ew Labour's Black Christmas - a roller-coaster
ride of recriminations, resignations, baronial rivalries
and juicy revelations - excited the incestuous circle of
political insiders who spin, leak and report on each other.
But outside the political "Beltway", it reinforced a weariness
with politicians. Polls don't register much change in Labour's
commanding lead - probably mainly due to that pathetic state
of the Tory Opposition. Labour should worry that its core
vote is slipping away, along with many grassroots members.
Black Christmas also obscured concerns about the morality
and effectiveness of US-UK military actions in Iraq plus the
Irish peace process and the onset of the Euro.
But what real difference has it made to the Government's
direction? Whilst Tony Blair was away, Gordon Brown and John
Prescott briefly raised the pale pink standard of Keynesianism
- somewhat radical given New Labour's neo-monetarism, but
hardly what some called a bloodless coup against Blair.
Blair then praised Brown but pointedly reminded us that they
jointly devise economic strategy. So we shouldn't believe
that Brown is a closet left-winger.
Forget the tale of who leaked details of Peter Mandelson's
unusual home loan. The real mystery is whether there are major
differences between Brown and Blair.
One view is that politically, if not personally, there is
not a cigarette paper between them - a view confirmed by Brown's
recent conformist contributions. Another view sees Brown as
a social democrat whilst Blair is a middle class liberal.
They jointly revised Old Labour and have managed to stick
together in good economic and political themes. But once events
start to slip, such differences could come to the fore. Brown
certainly has strong left-wing supporters who feel he might
one day challenge Blairism.
A prominent example of a policy that could prise open tensions
is tax policy. Labour fought the last election promising to
keep basic tax rates. Blair maintains that this is not a temporary
compromise but one that he wishes to carry into the next manifesto
and administration. When presented with this viewpoint, Brown
responded that nothing was set in concrete. Whether this is
playing to the gallery, a Chancellor's normal caution or presages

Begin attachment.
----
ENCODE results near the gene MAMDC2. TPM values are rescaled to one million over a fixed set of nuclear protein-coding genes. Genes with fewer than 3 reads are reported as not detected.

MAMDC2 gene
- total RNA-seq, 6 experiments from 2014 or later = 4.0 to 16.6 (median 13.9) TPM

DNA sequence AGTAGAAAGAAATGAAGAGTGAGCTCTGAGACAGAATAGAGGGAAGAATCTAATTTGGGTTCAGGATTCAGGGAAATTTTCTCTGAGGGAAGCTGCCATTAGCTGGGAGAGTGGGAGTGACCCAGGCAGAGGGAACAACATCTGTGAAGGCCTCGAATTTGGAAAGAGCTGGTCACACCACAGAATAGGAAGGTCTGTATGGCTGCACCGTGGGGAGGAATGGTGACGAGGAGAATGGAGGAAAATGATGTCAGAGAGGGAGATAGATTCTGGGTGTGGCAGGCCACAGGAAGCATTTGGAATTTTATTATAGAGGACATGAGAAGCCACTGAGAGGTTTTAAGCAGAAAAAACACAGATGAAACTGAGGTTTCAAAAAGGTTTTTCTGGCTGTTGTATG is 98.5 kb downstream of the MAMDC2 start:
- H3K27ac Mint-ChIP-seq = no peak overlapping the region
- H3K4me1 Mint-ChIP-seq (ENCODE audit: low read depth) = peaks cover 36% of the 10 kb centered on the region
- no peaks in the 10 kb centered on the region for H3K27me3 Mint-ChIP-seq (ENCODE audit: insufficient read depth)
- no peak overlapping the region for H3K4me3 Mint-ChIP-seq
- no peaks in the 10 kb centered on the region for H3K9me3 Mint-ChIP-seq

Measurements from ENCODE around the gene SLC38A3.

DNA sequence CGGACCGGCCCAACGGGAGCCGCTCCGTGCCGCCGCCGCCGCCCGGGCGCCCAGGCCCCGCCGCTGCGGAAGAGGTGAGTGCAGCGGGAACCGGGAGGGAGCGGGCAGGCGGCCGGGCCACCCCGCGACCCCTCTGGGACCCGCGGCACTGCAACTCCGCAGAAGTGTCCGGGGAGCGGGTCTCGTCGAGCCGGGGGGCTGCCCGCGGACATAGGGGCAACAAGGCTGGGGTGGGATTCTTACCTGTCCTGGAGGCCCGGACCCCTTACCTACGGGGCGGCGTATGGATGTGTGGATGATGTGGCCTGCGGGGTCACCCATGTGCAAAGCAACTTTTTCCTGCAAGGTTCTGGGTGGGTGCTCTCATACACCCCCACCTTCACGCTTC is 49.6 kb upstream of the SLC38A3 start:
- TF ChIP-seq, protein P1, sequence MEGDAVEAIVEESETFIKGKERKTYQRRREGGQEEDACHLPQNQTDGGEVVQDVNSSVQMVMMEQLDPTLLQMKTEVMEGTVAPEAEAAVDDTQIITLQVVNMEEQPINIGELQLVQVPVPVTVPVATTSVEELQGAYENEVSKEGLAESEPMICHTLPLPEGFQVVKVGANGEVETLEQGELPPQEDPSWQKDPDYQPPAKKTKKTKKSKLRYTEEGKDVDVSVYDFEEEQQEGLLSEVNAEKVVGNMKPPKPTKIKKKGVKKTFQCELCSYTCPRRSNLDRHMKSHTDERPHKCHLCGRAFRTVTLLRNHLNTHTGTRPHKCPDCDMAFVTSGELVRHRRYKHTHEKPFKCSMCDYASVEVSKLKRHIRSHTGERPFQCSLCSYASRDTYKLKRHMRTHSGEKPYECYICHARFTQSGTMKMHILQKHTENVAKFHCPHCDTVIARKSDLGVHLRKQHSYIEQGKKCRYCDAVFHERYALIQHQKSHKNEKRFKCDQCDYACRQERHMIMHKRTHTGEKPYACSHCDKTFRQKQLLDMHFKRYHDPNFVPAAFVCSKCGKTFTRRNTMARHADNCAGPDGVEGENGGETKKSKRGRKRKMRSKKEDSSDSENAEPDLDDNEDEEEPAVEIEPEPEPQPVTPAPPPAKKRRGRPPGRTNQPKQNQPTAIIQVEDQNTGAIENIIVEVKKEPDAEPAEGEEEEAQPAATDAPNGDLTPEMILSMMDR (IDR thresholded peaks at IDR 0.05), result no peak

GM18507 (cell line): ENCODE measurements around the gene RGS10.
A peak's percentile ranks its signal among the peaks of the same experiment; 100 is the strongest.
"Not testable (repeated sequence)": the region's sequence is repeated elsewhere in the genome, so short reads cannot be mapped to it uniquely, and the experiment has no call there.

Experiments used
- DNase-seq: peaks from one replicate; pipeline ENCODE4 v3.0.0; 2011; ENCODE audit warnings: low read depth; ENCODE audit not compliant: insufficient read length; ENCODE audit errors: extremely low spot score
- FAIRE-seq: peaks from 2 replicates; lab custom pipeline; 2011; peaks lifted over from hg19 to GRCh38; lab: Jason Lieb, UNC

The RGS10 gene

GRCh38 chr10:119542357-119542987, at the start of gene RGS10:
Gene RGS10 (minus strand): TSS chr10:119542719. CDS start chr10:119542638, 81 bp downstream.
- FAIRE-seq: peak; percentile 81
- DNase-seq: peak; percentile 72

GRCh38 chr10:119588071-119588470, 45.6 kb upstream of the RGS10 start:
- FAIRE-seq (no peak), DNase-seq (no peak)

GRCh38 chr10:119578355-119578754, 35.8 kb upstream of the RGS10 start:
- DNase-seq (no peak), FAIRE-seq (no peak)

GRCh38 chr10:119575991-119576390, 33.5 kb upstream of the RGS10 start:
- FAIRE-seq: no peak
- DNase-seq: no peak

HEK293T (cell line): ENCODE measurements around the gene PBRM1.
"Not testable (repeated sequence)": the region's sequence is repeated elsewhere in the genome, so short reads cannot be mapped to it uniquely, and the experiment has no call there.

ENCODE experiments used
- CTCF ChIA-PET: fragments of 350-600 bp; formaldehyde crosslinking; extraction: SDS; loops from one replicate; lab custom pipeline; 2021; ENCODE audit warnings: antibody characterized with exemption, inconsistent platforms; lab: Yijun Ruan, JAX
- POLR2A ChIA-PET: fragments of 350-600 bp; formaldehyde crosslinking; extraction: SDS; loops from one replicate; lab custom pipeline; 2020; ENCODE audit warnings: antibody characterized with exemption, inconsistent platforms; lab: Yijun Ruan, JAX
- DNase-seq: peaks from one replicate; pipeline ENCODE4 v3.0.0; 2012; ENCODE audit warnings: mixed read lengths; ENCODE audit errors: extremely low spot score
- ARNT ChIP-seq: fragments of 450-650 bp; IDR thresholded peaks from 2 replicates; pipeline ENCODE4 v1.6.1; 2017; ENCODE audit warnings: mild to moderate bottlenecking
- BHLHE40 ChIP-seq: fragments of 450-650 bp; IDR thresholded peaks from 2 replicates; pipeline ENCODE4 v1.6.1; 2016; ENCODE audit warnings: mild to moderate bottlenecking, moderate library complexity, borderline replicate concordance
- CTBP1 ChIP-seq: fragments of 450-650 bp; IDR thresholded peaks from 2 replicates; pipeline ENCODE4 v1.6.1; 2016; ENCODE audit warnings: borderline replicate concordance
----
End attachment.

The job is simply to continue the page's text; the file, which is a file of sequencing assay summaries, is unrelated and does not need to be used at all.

a big fight uncertain.
Improving social provision requires mobilising opinion in
favour of fair taxes - 'can pay, want to pay?'
We also need an authoritative insider's account of the so-far
concealed compromises and tensions within New Labour Step
forward Charlie Whelan?.
It is thought that Blair was unhappy with many policies inherited
from John Smith. These include the Minimum Wage, union rights
and Scottish Devolution. Many Ministers are unhappy with cosying
up to the Liberals and realigning the centre-left through
Proportional Representation. Prescott seems willing to resign
rather than share power with Paddy Ashdown.
Black Christmas began this Government's mid-term period.
After the honeymoon comes the reassessment. Suddenly, a window
of opportunity opened for people to promote long suppressed
policies. MPs and activists were emboldened and questioned
whether private lobbying would ever achieve anything. Moderate
and left-wing opinion - from Roy Hattersley to Ken Livingstone
- appears to be coalescing around what might once have been
seen as a rather tame social democratic approach.
Hence Blair's desperation to highlight initiatives to show
a Government in tune with the people's priorities and to keep
Harold Macmillan's 'dangerous events' are looming. Watch
out for local, European, Scottish and Welsh election results.
Labour could lose 2,000 council seats and have to share power
with the LibDems in Scotland. Will the Millenium Dome and
its associated tube line be ready on time? Are the doomsayers
right in fearing the worst of the millennim computer bug?
Will world recession blow the Government off course? Will
Labour's closeness to so many business leaders rebound on
their reputation for probity? A republican atrocity in London
could finish bipartisanship. Delivery of improvements in public
services is the name of the game. Labour cannot keep blaming
the Tories for crises in public services.
Continuing debate on Mandelson's possible rehabilitation
merely keeps Labour's ideological and personal sores open
and liberally sprinkled with salt.
But the Government's big problem is that it still lacks a
coherent ideological perspective. As the Times' estimable
commentator, Michael Gove acutely puts it: 'there are only
personalities, trying to find the Third Way to a Second Term.
But without First Principles.' Unless Blairism consolidates
its political and ideological base, factional frictions may
return to haunt New Labour and fill its ideological vacuum.
Who know, next time Brown's head could roll.
This article first appeared in Fortnight magazine
for which Gary Kent is Westminster correspondent.